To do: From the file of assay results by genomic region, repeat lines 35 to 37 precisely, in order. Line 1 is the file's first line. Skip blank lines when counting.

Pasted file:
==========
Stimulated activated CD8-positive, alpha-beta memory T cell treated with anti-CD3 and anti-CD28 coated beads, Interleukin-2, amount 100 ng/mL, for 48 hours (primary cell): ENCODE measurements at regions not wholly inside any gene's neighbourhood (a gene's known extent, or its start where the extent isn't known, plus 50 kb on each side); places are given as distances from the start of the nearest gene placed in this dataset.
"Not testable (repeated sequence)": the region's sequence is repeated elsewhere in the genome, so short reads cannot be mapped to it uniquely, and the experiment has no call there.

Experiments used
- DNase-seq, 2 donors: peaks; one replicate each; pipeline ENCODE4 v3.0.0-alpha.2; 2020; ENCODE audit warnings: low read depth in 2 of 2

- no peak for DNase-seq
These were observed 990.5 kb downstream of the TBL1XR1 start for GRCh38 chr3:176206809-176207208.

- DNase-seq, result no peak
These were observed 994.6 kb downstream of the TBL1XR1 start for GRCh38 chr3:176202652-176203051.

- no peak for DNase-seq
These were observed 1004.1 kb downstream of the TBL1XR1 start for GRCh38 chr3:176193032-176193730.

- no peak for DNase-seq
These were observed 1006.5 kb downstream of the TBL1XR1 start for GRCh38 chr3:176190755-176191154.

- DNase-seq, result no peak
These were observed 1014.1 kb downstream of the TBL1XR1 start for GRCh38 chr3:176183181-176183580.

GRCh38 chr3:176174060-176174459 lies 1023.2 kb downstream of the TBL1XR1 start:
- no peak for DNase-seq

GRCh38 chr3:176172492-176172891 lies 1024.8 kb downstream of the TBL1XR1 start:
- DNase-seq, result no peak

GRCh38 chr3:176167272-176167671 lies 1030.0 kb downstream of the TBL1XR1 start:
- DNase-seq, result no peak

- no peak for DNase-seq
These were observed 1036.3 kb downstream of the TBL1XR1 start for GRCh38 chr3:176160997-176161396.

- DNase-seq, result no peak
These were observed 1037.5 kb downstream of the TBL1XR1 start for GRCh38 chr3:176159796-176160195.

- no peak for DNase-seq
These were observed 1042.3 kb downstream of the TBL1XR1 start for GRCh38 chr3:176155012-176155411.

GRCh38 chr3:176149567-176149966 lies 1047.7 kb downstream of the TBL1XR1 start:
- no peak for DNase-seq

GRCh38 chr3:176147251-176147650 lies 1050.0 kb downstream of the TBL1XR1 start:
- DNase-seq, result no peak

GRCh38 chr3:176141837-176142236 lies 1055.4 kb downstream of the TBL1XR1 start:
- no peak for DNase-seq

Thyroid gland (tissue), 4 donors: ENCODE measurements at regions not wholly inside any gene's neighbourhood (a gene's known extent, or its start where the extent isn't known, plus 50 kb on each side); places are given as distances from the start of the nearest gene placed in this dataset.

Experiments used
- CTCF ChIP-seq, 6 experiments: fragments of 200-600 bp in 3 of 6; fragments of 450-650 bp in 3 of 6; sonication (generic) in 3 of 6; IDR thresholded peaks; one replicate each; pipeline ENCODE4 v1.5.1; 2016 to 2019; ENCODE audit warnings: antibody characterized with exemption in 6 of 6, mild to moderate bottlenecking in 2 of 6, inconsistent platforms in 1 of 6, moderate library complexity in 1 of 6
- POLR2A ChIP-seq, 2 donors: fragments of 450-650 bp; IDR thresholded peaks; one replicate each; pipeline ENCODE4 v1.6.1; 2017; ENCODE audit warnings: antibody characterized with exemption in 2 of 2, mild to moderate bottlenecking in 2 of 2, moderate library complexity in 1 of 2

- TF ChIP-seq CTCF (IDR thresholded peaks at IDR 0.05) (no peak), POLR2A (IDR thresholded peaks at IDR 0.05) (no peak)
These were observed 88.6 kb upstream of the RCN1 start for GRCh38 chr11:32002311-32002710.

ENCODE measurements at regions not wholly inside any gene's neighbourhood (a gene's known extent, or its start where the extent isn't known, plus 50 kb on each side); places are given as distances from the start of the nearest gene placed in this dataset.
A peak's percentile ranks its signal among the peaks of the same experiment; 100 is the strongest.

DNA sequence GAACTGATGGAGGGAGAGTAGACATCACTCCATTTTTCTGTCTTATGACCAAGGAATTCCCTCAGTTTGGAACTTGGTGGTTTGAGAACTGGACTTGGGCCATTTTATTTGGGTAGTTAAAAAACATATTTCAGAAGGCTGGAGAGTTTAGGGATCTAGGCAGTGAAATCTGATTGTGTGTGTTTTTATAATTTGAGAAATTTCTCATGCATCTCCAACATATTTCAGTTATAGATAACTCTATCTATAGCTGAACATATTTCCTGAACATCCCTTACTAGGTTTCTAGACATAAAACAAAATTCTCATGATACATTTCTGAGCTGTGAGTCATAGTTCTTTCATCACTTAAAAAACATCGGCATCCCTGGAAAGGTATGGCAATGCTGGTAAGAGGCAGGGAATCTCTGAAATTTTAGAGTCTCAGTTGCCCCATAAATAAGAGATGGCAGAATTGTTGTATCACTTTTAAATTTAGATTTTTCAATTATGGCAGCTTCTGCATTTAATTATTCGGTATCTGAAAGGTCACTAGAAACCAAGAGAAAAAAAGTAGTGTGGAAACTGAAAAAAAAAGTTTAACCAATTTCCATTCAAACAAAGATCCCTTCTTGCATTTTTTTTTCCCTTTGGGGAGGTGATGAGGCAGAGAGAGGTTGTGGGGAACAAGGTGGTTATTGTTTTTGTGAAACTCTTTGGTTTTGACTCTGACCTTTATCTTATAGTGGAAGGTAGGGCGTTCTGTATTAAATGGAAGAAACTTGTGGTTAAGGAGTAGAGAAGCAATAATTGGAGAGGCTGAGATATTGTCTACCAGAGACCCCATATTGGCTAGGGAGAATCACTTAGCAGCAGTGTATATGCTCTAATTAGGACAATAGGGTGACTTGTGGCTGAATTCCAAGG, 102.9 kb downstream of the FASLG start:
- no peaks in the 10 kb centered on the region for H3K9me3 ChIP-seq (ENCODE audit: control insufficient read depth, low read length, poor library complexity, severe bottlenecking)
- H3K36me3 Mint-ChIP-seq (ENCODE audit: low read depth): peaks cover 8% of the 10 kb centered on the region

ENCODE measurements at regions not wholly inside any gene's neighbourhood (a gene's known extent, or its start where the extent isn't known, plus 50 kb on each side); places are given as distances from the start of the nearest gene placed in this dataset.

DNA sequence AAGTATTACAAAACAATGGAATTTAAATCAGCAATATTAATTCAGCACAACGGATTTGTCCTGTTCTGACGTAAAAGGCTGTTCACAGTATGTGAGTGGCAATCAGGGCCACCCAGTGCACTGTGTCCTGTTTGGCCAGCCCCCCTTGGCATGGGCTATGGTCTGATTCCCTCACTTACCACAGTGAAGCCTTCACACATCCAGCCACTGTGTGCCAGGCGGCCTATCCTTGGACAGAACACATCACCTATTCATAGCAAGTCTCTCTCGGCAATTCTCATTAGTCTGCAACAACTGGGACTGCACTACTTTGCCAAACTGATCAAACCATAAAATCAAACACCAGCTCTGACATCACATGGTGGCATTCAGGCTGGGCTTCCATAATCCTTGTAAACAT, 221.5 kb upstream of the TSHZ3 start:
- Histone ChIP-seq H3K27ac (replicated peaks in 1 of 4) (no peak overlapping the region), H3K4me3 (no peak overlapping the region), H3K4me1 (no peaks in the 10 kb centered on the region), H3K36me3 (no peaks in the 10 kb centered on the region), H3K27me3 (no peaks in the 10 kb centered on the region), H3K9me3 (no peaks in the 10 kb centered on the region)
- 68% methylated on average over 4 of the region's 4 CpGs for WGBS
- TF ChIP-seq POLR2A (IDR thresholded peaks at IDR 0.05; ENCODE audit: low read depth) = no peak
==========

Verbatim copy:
- CTCF ChIP-seq, 6 experiments: fragments of 200-600 bp in 3 of 6; fragments of 450-650 bp in 3 of 6; sonication (generic) in 3 of 6; IDR thresholded peaks; one replicate each; pipeline ENCODE4 v1.5.1; 2016 to 2019; ENCODE audit warnings: antibody characterized with exemption in 6 of 6, mild to moderate bottlenecking in 2 of 6, inconsistent platforms in 1 of 6, moderate library complexity in 1 of 6
- POLR2A ChIP-seq, 2 donors: fragments of 450-650 bp; IDR thresholded peaks; one replicate each; pipeline ENCODE4 v1.6.1; 2017; ENCODE audit warnings: antibody characterized with exemption in 2 of 2, mild to moderate bottlenecking in 2 of 2, moderate library complexity in 1 of 2

- TF ChIP-seq CTCF (IDR thresholded peaks at IDR 0.05) (no peak), POLR2A (IDR thresholded peaks at IDR 0.05) (no peak)